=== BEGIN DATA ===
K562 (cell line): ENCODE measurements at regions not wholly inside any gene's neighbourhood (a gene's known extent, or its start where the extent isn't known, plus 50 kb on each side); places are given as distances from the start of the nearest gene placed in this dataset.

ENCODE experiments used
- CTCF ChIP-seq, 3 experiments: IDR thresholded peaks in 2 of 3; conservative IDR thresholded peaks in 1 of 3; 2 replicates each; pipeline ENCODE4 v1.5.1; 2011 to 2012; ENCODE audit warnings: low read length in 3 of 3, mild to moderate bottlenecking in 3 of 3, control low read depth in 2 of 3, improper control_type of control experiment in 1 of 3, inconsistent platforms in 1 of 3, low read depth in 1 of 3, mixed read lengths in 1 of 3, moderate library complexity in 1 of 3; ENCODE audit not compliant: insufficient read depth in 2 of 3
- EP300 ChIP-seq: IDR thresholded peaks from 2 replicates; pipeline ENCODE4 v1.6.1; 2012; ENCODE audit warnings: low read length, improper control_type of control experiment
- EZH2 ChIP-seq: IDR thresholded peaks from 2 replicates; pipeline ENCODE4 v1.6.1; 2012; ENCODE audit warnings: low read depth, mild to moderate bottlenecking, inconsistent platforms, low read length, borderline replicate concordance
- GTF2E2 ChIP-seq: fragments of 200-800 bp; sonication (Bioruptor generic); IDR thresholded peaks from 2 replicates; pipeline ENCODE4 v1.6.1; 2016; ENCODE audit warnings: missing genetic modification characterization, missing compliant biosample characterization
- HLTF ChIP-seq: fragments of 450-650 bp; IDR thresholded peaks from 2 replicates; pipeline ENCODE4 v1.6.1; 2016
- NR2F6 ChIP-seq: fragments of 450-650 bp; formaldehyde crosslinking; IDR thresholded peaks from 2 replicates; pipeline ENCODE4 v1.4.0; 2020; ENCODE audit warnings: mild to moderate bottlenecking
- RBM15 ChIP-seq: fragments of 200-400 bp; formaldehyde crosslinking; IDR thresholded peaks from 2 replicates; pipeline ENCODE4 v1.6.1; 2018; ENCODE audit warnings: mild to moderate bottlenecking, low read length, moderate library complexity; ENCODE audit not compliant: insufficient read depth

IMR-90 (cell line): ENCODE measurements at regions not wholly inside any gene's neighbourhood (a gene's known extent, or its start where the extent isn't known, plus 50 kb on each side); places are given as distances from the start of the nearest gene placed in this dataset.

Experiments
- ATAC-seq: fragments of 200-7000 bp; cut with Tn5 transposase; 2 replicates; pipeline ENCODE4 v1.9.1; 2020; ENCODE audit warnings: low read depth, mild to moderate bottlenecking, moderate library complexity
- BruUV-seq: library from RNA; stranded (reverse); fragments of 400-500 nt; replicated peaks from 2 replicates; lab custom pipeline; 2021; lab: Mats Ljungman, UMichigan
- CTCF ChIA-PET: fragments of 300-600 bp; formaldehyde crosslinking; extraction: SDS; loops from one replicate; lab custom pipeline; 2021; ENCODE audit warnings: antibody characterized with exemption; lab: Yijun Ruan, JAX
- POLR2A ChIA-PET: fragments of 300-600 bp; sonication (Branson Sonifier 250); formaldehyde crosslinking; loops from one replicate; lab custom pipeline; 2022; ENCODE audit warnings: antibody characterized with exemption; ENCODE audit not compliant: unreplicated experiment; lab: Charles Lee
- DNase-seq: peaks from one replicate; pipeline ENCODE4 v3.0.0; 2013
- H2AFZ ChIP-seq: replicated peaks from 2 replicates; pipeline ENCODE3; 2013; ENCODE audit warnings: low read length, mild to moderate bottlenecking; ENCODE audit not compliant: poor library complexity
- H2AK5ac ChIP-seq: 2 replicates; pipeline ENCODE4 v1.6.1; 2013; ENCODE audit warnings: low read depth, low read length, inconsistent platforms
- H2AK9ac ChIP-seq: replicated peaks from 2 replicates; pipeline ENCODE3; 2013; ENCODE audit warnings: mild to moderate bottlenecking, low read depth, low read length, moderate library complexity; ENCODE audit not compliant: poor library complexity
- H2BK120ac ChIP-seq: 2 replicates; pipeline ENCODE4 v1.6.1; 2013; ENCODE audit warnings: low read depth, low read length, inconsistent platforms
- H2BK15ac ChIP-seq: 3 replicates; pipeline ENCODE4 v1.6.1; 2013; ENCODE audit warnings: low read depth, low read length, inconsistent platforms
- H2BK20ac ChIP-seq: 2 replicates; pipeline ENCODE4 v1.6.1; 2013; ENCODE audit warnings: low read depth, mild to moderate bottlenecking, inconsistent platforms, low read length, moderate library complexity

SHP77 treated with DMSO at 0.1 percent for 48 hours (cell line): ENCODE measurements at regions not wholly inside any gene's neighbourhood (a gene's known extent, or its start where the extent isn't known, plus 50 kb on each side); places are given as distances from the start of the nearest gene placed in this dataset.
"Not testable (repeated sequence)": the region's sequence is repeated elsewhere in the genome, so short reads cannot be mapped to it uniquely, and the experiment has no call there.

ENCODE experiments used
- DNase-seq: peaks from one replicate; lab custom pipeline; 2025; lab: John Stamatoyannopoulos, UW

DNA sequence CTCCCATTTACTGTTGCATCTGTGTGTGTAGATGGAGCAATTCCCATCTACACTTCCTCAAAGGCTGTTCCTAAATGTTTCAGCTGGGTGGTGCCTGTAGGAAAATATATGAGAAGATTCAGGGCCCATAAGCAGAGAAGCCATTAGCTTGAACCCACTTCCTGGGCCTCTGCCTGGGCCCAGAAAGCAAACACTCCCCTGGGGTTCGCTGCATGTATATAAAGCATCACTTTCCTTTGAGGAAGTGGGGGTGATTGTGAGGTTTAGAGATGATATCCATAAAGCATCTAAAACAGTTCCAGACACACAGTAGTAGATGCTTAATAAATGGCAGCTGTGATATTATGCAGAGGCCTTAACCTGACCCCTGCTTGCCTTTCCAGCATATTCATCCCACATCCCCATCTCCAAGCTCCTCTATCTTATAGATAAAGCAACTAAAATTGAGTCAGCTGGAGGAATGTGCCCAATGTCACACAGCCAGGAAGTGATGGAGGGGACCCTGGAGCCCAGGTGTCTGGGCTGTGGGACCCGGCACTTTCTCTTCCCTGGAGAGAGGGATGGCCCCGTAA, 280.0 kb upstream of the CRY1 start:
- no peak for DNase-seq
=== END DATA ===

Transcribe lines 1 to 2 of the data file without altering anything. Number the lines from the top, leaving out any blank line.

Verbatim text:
K562 (cell line): ENCODE measurements at regions not wholly inside any gene's neighbourhood (a gene's known extent, or its start where the extent isn't known, plus 50 kb on each side); places are given as distances from the start of the nearest gene placed in this dataset.

ENCODE experiments used